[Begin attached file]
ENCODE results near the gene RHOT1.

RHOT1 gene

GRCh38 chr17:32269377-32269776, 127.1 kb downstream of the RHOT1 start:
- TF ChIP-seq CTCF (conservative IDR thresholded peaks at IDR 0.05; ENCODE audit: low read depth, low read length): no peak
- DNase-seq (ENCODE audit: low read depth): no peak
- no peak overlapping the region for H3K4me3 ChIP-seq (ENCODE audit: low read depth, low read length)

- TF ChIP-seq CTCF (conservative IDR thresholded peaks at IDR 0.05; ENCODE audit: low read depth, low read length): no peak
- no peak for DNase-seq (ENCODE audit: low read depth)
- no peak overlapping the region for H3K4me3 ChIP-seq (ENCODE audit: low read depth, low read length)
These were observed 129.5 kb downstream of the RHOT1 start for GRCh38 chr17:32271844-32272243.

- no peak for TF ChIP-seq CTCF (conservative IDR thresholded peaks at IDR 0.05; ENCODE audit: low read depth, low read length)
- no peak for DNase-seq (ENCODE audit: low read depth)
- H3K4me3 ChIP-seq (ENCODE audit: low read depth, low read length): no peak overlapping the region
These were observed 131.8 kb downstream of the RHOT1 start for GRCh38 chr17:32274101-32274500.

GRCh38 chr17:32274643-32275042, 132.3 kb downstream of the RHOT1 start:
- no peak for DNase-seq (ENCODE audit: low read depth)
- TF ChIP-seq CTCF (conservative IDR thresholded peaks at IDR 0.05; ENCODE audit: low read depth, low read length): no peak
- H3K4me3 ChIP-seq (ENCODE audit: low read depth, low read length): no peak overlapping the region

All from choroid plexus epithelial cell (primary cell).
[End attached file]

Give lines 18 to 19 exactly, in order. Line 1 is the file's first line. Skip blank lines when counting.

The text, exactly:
- H3K4me3 ChIP-seq (ENCODE audit: low read depth, low read length): no peak overlapping the region

All from choroid plexus epithelial cell (primary cell).